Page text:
For we have been sold, I and my people, to be destroyed, to be killed, and to be annihilated. Esther 7:4a
Love covers, as the Bible says, but it does not cover up.
We usually hear about people either repenting or not repenting. But what about the gray zone? What about the times when someone admits they did do something wrong but then refuses to let the person wronged be upset about it? Or the offender admits that they made a mistake but then refuses to admit that what they did was really a sin against God? They fail to see their sin as God sees it, so we hear them minimize it.
Because each of us has our own story, we will have a more difficult time forgiving certain offenses over others. For those things (and for each one of is it’s something different), it’s going to take more power than what we have inside. The sin committed against us calls out the flesh inside of us. If painful enough, it will even call out the seed of hatred. It will beckon to steal, destroy, and kill.
We see these kinds of words used to describe what Haman wanted to do to the Jews in the kingdom of Persia. We also see these same words attributed to Satan’s intents against the children of God. So, while we may not be dealing with a Haman, we are dealing with the author of death and destruction. We have to wake up and realize that he desires to bring annihilation to every part of our lives.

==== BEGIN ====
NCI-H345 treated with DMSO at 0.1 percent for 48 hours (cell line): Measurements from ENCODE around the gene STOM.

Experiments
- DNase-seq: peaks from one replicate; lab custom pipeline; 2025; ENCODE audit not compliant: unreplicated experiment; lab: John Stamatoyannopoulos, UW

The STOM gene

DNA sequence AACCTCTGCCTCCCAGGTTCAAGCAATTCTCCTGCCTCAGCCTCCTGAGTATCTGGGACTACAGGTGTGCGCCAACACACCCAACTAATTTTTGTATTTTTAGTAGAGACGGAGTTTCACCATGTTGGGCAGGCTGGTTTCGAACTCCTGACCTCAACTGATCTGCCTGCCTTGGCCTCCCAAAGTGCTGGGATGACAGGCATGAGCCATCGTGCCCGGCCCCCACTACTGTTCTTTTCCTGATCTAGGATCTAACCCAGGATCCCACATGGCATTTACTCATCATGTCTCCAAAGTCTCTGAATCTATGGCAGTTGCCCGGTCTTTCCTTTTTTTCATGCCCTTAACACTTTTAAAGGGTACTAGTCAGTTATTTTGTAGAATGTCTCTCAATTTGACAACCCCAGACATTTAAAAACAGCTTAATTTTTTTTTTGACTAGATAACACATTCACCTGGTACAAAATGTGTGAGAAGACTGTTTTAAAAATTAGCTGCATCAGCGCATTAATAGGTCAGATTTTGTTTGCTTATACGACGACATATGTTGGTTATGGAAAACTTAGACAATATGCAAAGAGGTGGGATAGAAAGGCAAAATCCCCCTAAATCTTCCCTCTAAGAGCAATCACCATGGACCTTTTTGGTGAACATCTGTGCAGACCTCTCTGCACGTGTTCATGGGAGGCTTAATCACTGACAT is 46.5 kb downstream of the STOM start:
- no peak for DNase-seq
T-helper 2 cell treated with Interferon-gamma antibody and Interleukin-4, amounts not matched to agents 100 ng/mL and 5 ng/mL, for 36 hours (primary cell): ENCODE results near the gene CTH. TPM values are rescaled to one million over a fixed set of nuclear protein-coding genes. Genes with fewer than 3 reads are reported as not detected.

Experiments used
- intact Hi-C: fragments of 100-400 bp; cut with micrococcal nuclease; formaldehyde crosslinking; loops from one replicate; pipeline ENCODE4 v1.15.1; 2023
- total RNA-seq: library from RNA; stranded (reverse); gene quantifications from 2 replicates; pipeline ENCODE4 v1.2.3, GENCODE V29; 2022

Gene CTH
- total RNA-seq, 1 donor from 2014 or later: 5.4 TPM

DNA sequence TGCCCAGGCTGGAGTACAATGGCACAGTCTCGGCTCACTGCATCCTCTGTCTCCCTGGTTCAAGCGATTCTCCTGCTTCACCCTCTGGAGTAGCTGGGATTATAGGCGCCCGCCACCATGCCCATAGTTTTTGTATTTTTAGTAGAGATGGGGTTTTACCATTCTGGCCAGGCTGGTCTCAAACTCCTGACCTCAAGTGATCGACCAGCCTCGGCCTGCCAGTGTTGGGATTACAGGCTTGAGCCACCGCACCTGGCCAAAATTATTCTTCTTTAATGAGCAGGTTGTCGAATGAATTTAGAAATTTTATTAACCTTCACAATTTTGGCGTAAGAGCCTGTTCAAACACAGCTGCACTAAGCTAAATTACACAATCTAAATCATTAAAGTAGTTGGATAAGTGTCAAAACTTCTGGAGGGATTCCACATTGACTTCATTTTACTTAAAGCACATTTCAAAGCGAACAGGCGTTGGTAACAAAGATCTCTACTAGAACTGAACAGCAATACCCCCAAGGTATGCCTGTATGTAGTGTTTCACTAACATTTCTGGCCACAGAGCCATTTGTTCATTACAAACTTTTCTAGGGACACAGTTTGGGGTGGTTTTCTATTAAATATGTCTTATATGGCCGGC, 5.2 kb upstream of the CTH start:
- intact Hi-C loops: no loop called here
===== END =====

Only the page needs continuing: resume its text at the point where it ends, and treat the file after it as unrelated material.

There was an edict written in stone when Eve ate the fruit in the Garden of Eden. A spiritual curse went into effect and man could not reverse it. However, God provided a secret codicil that allowed one sacrifice to change the end result. The first edict brought death. The second brought life eternal. And while we still have sin, death, and pain, we also have a new destiny. Our bodies will die and decay but they will be redeemed to meet our souls already in the care of our Creator.
In the meantime, what is terrifying is that we don’t always realize that the edict of death has crept into our hearts. The hidden seeds of hatred and revenge threaten to destroy our legacy. We can cover, but not cover up. Each one of us must deal with the agony of being sinned against and face the challenge to forgive as we experience the consequences of someone’s actions against us.
Heavenly Father, Give each of us the eyes of mercy and grace. There is no possible way that we can forgive on our own. We don’t even know how to handle the repercussions of being sinned against. How we need your grace and spiritual power to forgive. In Jesus Name Amen
What is the hardest thing for you, personally, to forgive? Why?
Besides forgiveness, how does God want you to handle the consequences of being sinned against?
Give examples from Scripture that outline the holy ways people responded when wronged by others.